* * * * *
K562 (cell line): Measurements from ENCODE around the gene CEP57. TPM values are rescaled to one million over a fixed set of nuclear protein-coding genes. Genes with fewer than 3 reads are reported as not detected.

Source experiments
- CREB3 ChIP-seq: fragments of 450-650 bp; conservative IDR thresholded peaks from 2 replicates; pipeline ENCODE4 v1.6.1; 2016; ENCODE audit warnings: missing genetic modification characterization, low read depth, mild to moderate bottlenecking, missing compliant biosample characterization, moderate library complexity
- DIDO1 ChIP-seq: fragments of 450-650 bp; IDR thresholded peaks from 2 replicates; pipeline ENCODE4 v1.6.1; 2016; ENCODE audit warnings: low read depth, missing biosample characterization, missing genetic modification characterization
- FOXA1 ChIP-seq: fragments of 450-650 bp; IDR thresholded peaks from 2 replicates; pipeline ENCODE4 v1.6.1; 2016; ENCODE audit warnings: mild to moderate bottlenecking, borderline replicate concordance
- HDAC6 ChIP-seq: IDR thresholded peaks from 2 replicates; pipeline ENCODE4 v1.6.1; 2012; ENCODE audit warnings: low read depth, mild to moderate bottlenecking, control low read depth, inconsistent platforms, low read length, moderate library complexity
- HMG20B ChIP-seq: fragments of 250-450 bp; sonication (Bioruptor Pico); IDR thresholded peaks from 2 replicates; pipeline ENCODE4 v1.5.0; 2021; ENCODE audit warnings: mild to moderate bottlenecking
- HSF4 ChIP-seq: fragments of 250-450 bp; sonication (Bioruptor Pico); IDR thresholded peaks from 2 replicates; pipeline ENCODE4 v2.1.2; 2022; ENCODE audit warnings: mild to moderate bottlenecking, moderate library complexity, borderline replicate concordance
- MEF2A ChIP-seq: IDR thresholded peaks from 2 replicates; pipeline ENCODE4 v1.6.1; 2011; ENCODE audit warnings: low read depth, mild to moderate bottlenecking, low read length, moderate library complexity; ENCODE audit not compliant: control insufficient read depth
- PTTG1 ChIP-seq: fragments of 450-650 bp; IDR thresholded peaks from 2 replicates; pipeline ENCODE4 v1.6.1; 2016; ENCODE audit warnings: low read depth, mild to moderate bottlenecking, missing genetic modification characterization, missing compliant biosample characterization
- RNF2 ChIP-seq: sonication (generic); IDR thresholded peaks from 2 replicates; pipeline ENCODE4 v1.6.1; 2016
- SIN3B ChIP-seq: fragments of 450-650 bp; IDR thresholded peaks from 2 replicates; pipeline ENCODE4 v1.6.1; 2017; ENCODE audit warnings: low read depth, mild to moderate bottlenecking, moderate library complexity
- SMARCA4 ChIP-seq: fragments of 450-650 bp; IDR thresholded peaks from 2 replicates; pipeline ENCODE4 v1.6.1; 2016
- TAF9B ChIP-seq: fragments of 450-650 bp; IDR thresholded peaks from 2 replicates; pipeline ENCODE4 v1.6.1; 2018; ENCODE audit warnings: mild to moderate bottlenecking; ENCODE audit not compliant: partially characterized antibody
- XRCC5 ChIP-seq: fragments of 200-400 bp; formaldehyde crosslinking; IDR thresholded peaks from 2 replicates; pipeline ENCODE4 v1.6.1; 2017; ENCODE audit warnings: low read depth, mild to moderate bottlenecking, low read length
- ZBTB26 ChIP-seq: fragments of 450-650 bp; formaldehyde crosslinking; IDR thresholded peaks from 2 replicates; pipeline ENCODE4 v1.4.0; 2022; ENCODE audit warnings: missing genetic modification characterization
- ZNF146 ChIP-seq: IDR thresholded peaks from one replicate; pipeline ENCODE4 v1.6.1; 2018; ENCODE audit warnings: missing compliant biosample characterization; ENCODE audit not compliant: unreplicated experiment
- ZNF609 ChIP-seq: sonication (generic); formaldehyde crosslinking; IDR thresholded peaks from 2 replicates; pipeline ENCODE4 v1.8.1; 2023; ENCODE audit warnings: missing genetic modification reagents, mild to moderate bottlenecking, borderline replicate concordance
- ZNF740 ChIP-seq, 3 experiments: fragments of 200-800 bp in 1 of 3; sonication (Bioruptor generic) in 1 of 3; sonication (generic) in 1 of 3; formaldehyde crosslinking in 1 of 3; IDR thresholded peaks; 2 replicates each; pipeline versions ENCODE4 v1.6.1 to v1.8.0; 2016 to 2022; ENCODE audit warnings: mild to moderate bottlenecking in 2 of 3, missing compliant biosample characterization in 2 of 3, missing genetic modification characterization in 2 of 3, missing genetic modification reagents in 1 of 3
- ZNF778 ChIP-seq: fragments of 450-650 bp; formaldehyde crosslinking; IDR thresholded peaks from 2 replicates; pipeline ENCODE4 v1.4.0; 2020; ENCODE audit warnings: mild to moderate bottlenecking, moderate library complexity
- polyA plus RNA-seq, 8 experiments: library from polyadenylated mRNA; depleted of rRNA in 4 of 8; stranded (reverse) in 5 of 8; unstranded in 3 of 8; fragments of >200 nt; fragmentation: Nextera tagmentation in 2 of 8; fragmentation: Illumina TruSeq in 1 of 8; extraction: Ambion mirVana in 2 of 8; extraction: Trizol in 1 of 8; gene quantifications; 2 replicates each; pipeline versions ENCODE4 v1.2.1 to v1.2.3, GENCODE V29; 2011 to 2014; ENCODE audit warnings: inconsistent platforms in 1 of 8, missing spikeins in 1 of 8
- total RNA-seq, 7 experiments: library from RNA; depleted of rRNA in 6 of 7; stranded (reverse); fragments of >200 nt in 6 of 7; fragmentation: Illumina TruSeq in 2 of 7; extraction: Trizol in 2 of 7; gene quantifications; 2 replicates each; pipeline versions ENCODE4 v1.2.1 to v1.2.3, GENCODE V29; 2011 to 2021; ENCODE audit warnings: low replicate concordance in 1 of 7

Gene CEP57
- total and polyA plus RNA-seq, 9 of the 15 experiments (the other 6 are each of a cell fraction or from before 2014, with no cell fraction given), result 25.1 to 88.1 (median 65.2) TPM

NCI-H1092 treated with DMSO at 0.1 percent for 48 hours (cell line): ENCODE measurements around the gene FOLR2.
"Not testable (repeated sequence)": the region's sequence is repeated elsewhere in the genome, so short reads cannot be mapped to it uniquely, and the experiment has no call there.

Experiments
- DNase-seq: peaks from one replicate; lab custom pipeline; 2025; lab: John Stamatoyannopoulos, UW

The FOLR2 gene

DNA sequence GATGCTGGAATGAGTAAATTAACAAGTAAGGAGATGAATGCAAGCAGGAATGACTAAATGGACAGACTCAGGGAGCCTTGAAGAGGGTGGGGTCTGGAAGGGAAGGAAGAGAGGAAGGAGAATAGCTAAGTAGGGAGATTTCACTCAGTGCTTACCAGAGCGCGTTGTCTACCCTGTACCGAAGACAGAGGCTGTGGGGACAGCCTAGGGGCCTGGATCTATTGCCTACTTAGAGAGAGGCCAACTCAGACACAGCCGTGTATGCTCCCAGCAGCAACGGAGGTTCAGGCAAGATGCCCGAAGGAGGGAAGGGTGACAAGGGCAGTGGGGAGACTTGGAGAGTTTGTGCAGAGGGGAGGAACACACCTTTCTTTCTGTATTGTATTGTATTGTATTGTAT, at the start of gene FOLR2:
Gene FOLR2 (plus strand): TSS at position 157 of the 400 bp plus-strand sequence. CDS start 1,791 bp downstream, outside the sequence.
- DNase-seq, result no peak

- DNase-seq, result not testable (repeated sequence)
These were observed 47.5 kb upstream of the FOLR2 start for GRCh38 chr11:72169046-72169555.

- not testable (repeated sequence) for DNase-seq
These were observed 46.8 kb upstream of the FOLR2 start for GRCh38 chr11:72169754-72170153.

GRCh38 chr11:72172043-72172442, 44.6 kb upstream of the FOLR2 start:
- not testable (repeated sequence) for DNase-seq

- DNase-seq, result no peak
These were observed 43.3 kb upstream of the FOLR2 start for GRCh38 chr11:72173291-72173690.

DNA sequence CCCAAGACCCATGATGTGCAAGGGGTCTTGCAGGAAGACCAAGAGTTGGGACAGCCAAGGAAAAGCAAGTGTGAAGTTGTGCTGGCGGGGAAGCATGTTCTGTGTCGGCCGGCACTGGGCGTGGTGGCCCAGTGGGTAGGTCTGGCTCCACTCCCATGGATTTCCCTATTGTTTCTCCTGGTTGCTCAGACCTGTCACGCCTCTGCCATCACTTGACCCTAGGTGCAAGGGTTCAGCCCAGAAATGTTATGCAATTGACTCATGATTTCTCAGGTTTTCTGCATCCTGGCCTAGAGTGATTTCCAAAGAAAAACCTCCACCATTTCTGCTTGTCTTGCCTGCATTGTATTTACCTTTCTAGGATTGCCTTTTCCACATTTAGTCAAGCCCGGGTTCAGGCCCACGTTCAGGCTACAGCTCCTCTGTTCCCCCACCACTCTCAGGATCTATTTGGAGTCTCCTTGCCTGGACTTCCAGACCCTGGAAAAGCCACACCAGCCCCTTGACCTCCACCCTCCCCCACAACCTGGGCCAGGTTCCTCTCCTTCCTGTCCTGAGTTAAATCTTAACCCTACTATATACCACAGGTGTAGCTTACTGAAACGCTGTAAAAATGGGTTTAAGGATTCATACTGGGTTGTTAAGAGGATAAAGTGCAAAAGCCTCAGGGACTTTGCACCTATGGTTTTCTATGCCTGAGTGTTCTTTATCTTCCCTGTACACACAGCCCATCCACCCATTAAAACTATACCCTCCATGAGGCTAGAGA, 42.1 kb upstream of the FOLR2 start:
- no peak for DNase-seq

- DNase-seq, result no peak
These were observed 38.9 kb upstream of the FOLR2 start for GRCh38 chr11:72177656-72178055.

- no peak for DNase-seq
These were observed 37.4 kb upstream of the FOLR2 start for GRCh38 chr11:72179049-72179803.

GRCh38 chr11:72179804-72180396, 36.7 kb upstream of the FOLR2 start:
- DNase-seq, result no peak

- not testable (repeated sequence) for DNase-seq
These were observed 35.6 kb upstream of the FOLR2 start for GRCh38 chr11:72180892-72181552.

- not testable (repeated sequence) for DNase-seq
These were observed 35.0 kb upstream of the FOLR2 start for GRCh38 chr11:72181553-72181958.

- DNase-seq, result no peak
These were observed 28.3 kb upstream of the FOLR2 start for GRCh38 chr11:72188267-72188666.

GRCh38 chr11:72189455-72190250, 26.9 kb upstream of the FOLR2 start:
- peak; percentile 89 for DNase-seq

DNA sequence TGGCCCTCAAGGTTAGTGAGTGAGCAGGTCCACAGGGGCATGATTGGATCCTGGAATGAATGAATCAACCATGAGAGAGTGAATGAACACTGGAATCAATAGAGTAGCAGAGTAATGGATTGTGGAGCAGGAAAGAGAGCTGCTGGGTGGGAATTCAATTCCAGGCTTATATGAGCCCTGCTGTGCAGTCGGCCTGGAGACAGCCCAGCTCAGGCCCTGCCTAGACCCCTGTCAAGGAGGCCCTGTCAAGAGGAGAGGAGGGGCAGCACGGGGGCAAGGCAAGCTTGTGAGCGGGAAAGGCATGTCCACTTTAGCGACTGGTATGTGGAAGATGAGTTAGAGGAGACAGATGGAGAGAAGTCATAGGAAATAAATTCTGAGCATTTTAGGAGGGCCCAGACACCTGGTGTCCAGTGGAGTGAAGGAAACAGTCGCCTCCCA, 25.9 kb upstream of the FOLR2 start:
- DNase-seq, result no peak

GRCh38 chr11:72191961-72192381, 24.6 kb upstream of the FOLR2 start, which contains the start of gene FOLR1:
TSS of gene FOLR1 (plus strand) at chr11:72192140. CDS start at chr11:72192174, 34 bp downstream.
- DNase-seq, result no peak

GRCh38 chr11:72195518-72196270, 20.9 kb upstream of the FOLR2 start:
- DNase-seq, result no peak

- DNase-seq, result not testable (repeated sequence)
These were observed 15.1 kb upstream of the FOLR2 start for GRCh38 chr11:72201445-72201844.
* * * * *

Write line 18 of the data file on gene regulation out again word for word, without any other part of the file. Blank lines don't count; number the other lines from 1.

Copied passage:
- ZNF609 ChIP-seq: sonication (generic); formaldehyde crosslinking; IDR thresholded peaks from 2 replicates; pipeline ENCODE4 v1.8.1; 2023; ENCODE audit warnings: missing genetic modification reagents, mild to moderate bottlenecking, borderline replicate concordance